How to Repurpose Food Scraps into Home Compost

How to Repurpose Food Scraps into Home Compost

How to Repurpose Food Scraps into Home Compost

Why Compost Food Scraps

Composting food scraps provides numerous benefits compared to simply throwing them in the trash. Here are some of the top reasons I compost food waste:

  • Reduces landfill waste: Food scraps make up a significant portion of household waste. Composting keeps them out of landfills where they take up space and release methane, a potent greenhouse gas.

  • Produces fertilizer: Composted food scraps break down into a rich, organic fertilizer that can be used to boost soil health and plant growth in my garden. It’s a natural and free alternative to chemical fertilizers.

  • Saves money: By composting I avoid paying garbage collection fees for food waste pickup. The compost produced can also save me money on buying fertilizer and soil amendments.

  • Creates healthy soil: In addition to releasing nutrients, compost introduces beneficial microorganisms to soil and improves its ability to hold water and air. This supports healthier plants and higher yields.

What Can Be Composted

Many types of food scraps can be composted at home successfully. The key is to maintain a balance of “greens” and “browns” to create ideal conditions for decomposition.

Greens – Nitrogen Sources

Greens are foods that are high in nitrogen and provide moisture. I can compost the following greens:

  • Fruits and vegetables (skins, pits, stems)
  • Eggshells
  • Coffee grounds and filters
  • Tea leaves and bags
  • Fresh grass clippings
  • Garden trimmings and houseplants

Browns – Carbon Sources

Browns are carbon-rich materials that allow air flow in the compost pile. Good browns include:

  • Dry leaves and twigs
  • Straw
  • Wood chips and sawdust
  • Shredded paper and cardboard
  • Sawdust
  • Pine needles

It’s ideal to maintain a green to brown ratio between 2:1 and 4:1 by volume. This provides a blend of moisture, nitrogen and carbon to feed the microorganisms.

Composting Methods

There are several composting methods I can use at home to repurpose food waste successfully:

Compost Bin or Pile

This involves collecting food scraps and yard waste in a freestanding compost bin or an open pile. I turn or mix the pile periodically to aerate it. Pros are it’s simple and inexpensive. Cons are it can attract pests and takes 4-12 months to produce finished compost. I can speed up the process by chopping scraps finely, turning the pile weekly and monitoring moisture.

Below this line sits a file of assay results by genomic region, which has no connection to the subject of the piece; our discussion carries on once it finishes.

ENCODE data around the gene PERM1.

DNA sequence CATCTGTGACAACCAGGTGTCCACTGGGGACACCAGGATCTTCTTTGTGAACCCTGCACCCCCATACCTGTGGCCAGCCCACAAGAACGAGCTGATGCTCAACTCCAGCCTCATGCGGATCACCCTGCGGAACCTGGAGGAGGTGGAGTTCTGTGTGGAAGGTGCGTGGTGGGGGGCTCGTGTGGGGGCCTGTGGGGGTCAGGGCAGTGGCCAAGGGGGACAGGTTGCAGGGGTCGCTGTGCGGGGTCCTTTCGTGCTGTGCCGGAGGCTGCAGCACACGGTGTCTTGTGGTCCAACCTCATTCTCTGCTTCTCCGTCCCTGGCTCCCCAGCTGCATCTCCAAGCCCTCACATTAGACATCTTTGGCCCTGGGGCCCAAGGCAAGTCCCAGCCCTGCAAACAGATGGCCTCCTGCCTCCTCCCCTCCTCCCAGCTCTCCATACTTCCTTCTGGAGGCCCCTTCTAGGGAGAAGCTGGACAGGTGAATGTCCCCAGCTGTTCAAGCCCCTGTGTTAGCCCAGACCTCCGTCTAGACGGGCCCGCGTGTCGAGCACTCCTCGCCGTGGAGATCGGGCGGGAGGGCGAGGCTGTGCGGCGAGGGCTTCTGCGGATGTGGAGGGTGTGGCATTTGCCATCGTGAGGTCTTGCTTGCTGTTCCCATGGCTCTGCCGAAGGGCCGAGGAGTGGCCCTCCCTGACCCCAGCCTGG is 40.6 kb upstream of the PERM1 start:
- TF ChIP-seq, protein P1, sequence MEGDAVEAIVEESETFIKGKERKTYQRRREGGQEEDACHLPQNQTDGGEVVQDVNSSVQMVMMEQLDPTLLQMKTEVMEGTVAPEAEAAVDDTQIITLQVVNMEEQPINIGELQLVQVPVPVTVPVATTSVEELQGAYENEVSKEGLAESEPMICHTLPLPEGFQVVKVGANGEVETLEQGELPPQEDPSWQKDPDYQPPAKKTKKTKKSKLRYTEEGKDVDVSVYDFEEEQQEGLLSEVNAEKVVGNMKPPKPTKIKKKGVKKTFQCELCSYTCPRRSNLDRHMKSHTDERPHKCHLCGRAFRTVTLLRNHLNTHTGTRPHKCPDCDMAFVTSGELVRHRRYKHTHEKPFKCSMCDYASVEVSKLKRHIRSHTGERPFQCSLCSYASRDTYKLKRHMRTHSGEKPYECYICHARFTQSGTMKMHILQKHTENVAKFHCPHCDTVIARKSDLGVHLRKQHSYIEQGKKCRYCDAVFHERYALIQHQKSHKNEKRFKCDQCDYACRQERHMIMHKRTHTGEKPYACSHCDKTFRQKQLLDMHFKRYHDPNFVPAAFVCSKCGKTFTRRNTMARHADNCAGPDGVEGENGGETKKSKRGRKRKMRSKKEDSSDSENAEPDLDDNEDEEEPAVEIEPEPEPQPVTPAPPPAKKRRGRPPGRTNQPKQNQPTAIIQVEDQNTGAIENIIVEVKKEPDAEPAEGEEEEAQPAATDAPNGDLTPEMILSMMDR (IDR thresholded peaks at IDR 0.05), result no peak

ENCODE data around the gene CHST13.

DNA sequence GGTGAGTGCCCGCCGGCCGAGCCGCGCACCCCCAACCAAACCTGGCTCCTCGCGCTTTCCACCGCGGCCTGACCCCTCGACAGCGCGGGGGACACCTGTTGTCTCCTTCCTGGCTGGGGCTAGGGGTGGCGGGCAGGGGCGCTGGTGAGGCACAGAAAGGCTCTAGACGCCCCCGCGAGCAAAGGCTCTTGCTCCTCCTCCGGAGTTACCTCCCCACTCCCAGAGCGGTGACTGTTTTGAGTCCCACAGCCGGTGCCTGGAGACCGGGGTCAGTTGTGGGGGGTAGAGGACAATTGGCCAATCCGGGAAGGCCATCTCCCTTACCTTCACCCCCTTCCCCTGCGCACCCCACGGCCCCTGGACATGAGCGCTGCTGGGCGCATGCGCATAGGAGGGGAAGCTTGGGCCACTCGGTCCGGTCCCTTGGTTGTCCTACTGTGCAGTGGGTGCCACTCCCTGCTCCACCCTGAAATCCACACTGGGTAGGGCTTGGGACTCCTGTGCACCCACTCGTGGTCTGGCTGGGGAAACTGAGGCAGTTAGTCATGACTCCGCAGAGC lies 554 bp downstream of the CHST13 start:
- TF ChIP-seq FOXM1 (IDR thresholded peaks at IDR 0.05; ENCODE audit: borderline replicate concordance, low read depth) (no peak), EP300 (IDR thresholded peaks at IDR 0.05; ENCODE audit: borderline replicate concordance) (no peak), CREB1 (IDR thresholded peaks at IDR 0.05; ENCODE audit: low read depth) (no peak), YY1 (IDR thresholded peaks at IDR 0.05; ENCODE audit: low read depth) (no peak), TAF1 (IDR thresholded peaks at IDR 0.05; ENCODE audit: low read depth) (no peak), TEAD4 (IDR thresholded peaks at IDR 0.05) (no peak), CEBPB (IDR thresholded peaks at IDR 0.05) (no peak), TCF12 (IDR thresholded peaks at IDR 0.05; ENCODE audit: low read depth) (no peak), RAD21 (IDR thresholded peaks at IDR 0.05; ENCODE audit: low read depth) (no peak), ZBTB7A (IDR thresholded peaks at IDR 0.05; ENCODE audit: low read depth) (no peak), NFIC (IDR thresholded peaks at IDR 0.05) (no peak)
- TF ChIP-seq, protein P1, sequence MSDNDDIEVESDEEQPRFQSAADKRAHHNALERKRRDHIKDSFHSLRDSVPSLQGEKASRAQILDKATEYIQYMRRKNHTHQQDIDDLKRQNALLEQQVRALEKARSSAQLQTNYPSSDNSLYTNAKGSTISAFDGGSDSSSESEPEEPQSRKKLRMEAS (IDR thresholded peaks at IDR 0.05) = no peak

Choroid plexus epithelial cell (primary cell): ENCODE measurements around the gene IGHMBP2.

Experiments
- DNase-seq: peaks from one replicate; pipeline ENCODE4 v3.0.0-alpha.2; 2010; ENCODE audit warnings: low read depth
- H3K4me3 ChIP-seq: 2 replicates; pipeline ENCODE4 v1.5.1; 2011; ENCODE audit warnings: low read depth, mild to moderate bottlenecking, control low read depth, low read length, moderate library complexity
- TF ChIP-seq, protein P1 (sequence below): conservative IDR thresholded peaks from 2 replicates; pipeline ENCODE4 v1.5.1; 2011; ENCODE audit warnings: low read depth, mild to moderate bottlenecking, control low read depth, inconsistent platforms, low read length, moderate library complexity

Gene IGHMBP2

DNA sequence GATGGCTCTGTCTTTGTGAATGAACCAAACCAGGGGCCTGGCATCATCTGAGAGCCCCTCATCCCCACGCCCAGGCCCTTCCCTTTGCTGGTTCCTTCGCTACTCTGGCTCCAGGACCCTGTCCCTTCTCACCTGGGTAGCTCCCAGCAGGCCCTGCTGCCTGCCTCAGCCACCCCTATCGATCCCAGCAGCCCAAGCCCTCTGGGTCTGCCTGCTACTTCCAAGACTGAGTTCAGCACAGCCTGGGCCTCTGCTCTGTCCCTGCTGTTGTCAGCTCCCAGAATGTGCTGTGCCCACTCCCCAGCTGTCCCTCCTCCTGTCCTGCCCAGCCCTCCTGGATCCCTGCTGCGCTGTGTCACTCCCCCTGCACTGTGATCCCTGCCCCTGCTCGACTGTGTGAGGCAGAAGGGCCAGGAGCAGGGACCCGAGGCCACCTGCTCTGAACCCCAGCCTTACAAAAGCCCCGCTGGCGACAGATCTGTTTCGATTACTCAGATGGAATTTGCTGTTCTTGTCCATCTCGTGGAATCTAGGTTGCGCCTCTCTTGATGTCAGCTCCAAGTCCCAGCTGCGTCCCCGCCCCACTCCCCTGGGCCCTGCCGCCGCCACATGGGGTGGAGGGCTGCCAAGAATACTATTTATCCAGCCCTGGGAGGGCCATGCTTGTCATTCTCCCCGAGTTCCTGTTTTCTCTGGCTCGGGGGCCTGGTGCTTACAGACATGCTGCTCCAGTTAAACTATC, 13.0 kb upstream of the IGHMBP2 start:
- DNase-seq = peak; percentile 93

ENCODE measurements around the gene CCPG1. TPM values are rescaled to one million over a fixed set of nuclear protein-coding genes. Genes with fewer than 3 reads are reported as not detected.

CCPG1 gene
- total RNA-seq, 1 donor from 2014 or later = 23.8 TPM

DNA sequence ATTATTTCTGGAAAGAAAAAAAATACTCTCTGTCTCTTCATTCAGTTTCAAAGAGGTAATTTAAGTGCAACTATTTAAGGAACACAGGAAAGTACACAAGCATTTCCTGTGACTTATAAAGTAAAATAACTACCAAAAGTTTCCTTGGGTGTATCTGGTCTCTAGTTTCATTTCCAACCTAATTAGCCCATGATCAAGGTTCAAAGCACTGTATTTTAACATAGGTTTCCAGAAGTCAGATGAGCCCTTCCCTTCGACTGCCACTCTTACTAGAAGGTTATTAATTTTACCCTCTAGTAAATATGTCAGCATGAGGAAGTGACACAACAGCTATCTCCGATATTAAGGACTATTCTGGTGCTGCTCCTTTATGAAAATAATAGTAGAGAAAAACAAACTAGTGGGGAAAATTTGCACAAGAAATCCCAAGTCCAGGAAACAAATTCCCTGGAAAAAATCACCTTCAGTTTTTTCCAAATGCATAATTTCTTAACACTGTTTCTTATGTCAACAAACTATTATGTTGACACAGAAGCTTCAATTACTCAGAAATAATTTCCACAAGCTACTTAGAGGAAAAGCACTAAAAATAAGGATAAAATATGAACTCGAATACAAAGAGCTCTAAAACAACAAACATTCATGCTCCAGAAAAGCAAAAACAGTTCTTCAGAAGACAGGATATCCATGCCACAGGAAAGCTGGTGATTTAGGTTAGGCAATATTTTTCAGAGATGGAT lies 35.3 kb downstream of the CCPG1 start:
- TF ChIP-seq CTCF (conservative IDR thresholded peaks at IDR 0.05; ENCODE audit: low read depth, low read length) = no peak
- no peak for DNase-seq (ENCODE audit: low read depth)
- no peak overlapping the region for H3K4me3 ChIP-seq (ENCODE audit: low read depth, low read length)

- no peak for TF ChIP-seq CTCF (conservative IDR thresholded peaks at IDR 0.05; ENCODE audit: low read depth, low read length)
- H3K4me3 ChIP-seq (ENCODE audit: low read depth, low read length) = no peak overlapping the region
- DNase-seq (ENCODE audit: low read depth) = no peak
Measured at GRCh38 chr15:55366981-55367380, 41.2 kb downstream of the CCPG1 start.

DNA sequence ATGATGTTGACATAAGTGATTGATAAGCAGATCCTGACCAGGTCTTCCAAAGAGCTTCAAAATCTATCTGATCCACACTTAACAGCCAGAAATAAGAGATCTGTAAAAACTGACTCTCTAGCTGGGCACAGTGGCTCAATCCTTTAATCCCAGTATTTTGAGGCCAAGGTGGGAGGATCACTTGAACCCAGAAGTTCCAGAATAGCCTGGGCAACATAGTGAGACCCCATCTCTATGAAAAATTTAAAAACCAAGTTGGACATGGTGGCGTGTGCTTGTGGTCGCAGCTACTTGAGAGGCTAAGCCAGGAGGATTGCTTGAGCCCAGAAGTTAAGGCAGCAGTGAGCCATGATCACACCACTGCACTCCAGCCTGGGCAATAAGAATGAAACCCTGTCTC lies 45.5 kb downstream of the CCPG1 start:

Vermicomposting

Vermicomposting uses worms to break down food waste, usually in an indoor bin. The worms’ activity aerates the compost and speeds the process. In 3-6 months, finished vermicompost is ready to use. Pros are little effort required and no odors. Cons are startup costs and keeping the bin balanced. Red wiggler worms are best suited for vermicomposting.

Bokashi Composting

This anaerobic method involves mixing food waste with bokashi bran which contains microorganisms. The scraps ferment for 2-4 weeks, reducing volume. The end product can then be added to a regular compost pile. Pros are it accepts all food waste, including meat, dairy and oils. Cons are purchasing bran and dealing with fermented food odors.

Tips for Successful Composting

Based on my research and experience, here are some tips to create excellent quality compost from food scraps:

  • Chop or shred large pieces to speed decomposition.
  • Alternate wet and dry materials as adding to the pile.
  • Mix or turn the pile weekly to aerate.
  • Crush eggshells to make calcium available.
  • Keep compost moist but not saturated.
  • Monitor internal temperature – 130-150F is ideal.
  • Allow finished compost to cure for 2-4 weeks before using.
  • Store compost in a covered bin or pile to retain nutrients.

Using Compost in the Garden

Compost produced from food scraps can be used in numerous ways in my vegetable and flower gardens:

  • Till into garden beds each spring before planting.
  • Make compost tea to feed plants through the growing season.
  • Top dress around established plants, bushes and trees.
  • Add to potting mix for houseplants and seed starting.
  • Mulch gardens to suppress weeds and retain moisture.
  • Build healthy soil and fertilize lawns before overseeding.

By repurposing food waste into compost, I can reduce my environmental impact and boost my garden’s productivity organically. Following best practices for composting methods, materials and application ensures successful results season after season.